[ ] Even Split Between Tenants
[ ] Other:___________________________________________________________

Tenant agrees to pay the monthly utility charge to Landlord, plus a $__ service charge as part of each month’s rental payment.

Download: Wisconsin Shared Utility Disclosure Form (PDF)

Check-In Sheet

Applicable to all rental units in Wisconsin.

Wisconsin requires that landlords provide a check-in checklist (usually alongside the rental agreement) that outlines the inventory and the tenant may also write comments and details about the condition of the property. The tenant must return the sheet to the landlord within 7 days of the lease commencing.

Download: Wisconsin Move-In Checklist Disclosure Form (PDF)

Pre-Existing Damages Disclosure

Applicable to any lease that charges a security deposit in Wisconsin.

Similar to a move-in checklist, Wisconsin landlords are required to provide notice to potential tenants that they have a right to inspect the dwelling for damages. This can also include a tenant’s request for a checklist of damages that were charged to the previous tenant and whether these damages were addressed within seven days of the beginning of tenancy.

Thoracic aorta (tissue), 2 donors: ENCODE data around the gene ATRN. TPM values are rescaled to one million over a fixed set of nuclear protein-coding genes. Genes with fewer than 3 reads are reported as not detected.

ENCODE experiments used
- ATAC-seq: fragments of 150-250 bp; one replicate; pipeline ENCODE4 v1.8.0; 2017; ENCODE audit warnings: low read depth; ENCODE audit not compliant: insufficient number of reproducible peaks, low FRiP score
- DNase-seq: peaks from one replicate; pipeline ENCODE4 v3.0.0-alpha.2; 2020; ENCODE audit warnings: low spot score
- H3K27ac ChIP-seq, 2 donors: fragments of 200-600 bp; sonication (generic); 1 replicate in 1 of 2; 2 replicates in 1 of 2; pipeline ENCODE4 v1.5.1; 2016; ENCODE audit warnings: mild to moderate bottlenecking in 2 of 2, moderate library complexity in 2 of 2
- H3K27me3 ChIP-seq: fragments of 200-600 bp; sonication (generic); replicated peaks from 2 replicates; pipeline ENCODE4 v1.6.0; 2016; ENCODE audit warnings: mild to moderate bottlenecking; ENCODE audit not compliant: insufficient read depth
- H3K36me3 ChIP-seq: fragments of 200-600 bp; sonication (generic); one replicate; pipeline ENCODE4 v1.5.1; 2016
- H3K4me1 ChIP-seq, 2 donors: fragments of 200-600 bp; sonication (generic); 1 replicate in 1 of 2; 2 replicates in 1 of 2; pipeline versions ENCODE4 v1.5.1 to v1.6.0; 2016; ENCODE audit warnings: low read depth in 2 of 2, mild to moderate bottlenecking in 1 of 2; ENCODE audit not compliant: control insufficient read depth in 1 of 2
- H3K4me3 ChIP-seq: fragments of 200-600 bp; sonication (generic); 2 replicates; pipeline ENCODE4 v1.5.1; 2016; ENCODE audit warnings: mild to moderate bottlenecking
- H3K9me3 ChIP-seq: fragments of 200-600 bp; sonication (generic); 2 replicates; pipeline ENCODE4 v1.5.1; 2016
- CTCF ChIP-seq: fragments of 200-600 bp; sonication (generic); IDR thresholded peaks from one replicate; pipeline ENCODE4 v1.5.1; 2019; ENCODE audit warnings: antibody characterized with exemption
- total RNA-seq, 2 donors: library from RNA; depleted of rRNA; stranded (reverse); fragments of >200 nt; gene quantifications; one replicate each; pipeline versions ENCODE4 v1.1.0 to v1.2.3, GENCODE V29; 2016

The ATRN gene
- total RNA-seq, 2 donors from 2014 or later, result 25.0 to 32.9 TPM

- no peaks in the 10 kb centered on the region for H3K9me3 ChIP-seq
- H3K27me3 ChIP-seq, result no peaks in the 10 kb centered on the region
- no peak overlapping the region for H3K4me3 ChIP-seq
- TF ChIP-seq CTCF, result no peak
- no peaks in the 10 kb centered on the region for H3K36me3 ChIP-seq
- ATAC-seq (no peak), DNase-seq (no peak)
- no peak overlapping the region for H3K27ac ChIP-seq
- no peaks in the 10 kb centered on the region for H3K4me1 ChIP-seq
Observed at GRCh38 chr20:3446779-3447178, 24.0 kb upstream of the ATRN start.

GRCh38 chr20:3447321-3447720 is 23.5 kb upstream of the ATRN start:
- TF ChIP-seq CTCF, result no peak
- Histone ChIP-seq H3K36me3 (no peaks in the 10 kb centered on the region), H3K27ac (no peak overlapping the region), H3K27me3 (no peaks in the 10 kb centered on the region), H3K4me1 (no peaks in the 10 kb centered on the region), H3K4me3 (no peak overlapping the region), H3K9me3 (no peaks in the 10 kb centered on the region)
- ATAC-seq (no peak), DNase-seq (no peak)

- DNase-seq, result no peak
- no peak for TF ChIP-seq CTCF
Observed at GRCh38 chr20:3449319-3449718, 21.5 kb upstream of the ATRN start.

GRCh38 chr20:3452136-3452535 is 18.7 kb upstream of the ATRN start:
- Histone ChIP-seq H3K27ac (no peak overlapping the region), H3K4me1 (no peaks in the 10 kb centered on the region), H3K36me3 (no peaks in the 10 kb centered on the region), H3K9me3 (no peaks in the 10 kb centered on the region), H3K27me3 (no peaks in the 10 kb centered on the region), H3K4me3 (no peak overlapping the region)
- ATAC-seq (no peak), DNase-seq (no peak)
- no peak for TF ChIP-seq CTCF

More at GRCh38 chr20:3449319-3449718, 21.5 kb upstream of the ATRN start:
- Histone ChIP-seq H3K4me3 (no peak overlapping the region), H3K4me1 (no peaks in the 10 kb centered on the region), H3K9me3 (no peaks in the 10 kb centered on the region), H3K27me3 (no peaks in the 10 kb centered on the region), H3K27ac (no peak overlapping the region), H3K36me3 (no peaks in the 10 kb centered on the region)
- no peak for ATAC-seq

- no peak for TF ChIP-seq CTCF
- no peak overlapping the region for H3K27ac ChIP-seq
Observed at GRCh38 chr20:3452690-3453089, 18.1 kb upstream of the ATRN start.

RIGHT TO INSPECTION AND PRE-EXISTING DAMAGES. Tenant(s) possesses a right to inspect the premises for defects within 7 days of lease commencement. Tenant(s) may also request a receipt of the previous tenant’s security deposit charges and their status upon the commencement of the new lease.

Notice of Domestic Abuse Protections

Applicable to all rental units in Wisconsin.

Wisconsin landlords must provide a notice about the protection afforded to victims of domestic abuse in the rental agreement or as an addendum. The notice should contain the below excerpt:

NOTICE OF DOMESTIC ABUSE PROTECTIONS. As provided in section 106.50 (5m) (dm) of the Wisconsin statutes, a tenant has a defense to an eviction action if the tenant can prove that the landlord knew, or should have known, the tenant is a victim of domestic abuse, sexual assault, or stalking and that the eviction action is based on conduct related to domestic abuse, sexual assault, or stalking committed by either of the following:
(a) A person who was not the tenant’s invited guest.
(b) A person who was the tenant’s invited guest, but the tenant has done either of the following:
1. Sought an injunction barring the person from the premises.